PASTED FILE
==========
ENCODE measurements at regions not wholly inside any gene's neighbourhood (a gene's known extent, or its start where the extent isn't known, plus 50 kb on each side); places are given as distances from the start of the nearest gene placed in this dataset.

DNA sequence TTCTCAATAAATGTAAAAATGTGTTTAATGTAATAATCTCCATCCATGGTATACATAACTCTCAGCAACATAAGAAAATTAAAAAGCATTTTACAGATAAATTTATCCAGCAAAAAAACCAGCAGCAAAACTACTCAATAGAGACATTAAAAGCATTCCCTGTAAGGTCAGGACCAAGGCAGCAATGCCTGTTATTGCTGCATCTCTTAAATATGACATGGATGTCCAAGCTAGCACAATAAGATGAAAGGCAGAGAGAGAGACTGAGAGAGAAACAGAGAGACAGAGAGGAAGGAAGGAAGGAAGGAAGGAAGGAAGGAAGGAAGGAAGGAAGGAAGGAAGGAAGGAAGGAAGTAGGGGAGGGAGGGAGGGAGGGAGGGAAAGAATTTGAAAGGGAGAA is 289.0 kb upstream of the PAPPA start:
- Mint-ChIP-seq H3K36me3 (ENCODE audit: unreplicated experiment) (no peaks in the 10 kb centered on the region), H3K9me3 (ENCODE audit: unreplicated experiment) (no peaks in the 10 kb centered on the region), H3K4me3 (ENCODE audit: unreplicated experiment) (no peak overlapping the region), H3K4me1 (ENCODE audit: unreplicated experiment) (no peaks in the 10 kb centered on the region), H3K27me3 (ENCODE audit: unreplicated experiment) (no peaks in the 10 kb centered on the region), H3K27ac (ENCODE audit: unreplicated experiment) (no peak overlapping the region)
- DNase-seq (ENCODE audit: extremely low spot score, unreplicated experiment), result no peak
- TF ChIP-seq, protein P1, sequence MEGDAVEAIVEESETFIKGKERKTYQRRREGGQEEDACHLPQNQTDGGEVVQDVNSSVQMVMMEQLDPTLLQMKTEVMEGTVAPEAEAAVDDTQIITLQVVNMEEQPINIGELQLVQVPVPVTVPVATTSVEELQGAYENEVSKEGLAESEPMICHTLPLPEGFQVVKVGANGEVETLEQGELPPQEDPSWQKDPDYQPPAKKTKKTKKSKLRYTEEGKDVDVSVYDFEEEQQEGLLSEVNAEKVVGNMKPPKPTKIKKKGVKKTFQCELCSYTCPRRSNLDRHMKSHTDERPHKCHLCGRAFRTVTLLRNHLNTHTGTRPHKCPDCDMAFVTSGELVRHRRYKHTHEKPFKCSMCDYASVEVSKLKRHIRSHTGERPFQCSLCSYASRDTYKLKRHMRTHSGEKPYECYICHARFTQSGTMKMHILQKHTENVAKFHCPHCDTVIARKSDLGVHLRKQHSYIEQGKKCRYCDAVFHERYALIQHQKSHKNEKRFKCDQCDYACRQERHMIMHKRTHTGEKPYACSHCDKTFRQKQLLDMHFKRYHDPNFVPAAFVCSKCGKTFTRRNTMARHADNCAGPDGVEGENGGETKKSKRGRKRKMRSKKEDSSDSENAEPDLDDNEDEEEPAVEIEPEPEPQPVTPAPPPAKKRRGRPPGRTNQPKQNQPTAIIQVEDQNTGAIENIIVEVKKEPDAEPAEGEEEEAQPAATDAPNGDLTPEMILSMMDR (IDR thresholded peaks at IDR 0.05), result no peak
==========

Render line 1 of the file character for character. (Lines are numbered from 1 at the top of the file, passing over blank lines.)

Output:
ENCODE measurements at regions not wholly inside any gene's neighbourhood (a gene's known extent, or its start where the extent isn't known, plus 50 kb on each side); places are given as distances from the start of the nearest gene placed in this dataset.